• Transform this log odds back to the probability scale ranging from 0 to 1
  • Use the inverse logit function, plogis()
[1] 0.8005922
  • Population-level prediction: a random individual who isn’t inoculated has ~80% probability of disease

Back-transforming slope

  • -3.37 is the change in the log odds between uninoculated and inoculated
  • Add intercept and slope, then take the inverse logit
plogis(1.39 - 3.37)
[1] 0.1213188
  • Population-level prediction: random uninoculated individual has ~12% probability of disease
  • We will not have to do these predictions “by hand” – wait for next lesson!

Effects in GLMMs

  • GLMM can have all the same kinds of effects as “plain” LMMs
    • Continuous and categorical fixed effect predictors
    • Interaction effects
    • Crossed and nested random effects
    • Random intercepts and random slopes

GLMM with count response variable

  • Response variable can only be a non-negative integer
  • Discrete values, instead of continuous like a normal distribution
  • Model cannot predict negative counts
  • We can use GLMM with Poisson distribution with a log link function
  • Poisson distribution is bounded over non-negative integers
  • Ideal for count data (as long as there are not too many 0 values)

Example count dataset

  • From agridat package
  • Experiment conducted by George Stirret and colleagues in Canada in 1935
  • Use of fungal spores applied to corn plants to control European corn borer
  • Four levels of the fungal spore treatment (trt column in the dataset):
    • untreated control ("None")
    • early fungal treatment ("Early")
    • late fungal treatment ("Late")
    • fungal spores were applied both early and late ("Both")
  • 15 experimental blocks (block column), each containing four plots
  • Number of borers per plot was counted on two different dates
  • We will only consider the latest count (count2 column)

Load the dataset

data('stirret.borers', package = 'agridat')

If you are running R locally and didn’t/can’t install the agridat package, I included the CSV in the example datasets

stirret.borers <- read_csv('datasets/stirret.borers.csv')

Examine the data

Histogram of the data by treatment, with means as a line (don’t worry about the code for now)

borer_means <- stirret.borers %>%
  group_by(trt) %>%
  summarize(count2_mean = mean(count2))

ggplot(stirret.borers, aes(x = count2)) +
  geom_histogram(bins = 10) +
  geom_vline(aes(xintercept = count2_mean), data = borer_means, color = 'red') +
  facet_wrap(~ trt) +
  • Quite a few counts of zero or close to it
  • “Both” and “Late” treatments have the lowest mean counts, then “Early”, then “None”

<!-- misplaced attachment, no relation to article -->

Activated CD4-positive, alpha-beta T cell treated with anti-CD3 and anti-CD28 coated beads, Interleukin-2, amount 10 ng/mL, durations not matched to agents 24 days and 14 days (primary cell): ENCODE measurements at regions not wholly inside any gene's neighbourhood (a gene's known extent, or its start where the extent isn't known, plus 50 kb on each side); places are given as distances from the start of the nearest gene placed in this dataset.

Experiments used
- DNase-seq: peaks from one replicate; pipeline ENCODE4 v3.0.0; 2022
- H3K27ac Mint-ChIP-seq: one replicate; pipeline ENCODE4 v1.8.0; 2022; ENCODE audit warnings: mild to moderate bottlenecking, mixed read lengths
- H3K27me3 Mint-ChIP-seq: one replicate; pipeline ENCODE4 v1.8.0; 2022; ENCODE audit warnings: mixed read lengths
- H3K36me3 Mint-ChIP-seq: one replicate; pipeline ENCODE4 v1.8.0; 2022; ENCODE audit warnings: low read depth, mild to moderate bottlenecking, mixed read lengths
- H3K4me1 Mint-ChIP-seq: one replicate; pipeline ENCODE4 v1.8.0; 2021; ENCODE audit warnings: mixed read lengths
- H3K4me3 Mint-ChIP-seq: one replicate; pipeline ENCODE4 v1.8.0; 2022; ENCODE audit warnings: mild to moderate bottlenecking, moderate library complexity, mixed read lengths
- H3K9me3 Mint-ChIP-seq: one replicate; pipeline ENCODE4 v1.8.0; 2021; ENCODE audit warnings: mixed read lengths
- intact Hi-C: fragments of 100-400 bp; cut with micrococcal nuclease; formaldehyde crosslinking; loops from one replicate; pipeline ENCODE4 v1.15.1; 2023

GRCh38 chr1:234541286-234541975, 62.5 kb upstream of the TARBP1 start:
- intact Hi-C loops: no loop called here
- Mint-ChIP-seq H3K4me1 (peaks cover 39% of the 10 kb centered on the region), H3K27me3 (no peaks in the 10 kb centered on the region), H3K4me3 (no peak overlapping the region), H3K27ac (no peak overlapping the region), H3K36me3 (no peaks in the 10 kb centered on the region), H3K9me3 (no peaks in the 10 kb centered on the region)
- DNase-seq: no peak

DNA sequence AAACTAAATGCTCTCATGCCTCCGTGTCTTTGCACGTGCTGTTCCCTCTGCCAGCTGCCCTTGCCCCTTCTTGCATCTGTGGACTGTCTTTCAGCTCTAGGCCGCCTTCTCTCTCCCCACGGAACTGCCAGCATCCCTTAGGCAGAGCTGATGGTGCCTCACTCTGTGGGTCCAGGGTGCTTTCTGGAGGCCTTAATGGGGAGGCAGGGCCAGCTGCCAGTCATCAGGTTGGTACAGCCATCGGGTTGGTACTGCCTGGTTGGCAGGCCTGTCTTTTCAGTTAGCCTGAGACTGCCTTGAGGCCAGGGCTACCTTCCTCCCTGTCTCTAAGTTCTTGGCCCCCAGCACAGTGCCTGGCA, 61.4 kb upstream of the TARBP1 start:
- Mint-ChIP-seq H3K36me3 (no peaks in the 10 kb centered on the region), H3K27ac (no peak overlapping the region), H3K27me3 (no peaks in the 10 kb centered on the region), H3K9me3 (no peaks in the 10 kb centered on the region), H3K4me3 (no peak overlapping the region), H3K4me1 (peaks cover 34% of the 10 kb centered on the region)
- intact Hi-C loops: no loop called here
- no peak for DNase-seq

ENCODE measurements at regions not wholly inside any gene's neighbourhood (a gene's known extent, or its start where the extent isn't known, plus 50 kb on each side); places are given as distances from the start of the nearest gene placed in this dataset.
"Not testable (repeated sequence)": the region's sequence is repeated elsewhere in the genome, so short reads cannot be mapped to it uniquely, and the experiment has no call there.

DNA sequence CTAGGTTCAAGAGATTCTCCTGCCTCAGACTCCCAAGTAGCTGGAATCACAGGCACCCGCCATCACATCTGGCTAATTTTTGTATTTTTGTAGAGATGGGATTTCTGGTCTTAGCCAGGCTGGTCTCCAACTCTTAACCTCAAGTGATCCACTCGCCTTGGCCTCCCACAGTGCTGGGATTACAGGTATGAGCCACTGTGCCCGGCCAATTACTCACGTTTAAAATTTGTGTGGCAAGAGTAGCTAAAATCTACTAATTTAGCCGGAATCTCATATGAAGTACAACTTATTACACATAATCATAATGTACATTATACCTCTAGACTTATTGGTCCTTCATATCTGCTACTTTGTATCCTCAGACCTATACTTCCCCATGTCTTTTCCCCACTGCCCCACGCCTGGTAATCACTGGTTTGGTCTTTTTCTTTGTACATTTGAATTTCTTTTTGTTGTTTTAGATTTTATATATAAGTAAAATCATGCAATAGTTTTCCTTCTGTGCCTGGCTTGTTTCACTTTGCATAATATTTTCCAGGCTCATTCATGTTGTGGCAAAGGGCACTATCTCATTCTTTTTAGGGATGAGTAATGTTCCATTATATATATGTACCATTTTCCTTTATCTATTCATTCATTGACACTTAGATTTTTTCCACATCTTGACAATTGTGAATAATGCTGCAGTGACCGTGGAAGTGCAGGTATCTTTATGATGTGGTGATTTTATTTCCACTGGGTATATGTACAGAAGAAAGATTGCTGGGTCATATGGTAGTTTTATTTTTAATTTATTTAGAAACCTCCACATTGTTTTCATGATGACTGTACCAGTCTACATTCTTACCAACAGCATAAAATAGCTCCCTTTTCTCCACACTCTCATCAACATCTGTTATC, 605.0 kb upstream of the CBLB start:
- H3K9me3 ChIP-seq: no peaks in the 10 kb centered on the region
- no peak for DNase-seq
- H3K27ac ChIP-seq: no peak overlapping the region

• Rearrange the factor levels of the trt column so control level `’None`` is first
  • It will be the reference level in the model, for easier interpretation
stirret.borers <- stirret.borers %>%
  mutate(trt = factor(trt, levels = c('None', 'Early', 'Late', 'Both')))

Fit as general linear model

  • For proof of concept
lmm_borers <- lmer(count2 ~ trt + (1|block), data = stirret.borers)

Fit as generalized linear model

  • Use family = poisson(link = 'log')
  • Log is the link function that works best with the Poisson distribution
glmm_borers <- glmer(count2 ~ trt + (1|block), data = stirret.borers, family = poisson(link = 'log'))

Diagnostic plots

Compare LMM and Poisson GLMM diagnostics

  • Residual diagnostics actually look acceptable for both models
  • The count data are really not that far off from normal
  • But LMM produces a lot of negative predictions
  • GLMM allows us to make more meaningful predictions

Coefficients of GLMM

  • Back-transform coefficient estimates from the link function scale back to the original scale of the data
  • Coefficients on log scale so we use exponentiation (exp()) as the inverse
  • Intercept (3.42) is the estimated mean for the “None” treatment (control group) on a log scale
[1] 30.56942
  • For other treatment groups, add coefficients to intercept and then exponentiate
  • For example, “Early” treatment coefficient was -0.24
exp(3.42 - 0.24)
[1] 24.04675

Hey! What about …

  • we are barely scratching the surface of GLMMs
  • glmer() can only fit a small subset of GLMMs
  • For example, your response variable might be a categorical outcome with more than two possibilities (multinomial GLMM)
  • Or ordered categorical, such as disease ratings on a 1-5 scale

Other topics for future workshops

  • Repeated measures designs
  • Spatial autocorrelation
  • Overdispersion in count data
  • Zero-inflation
  • Different types of random effects (G-side versus R-side) and error structures

And what about Bayes?

  • In many real world cases of data analysis, the “frequentist” methods we have covered today simply will not work
  • The best alternative is to use a Bayesian approach
  • I recommend the Bayesian R modeling packages brms and rstanarm
  • I am planning a workshop on brms for this coming year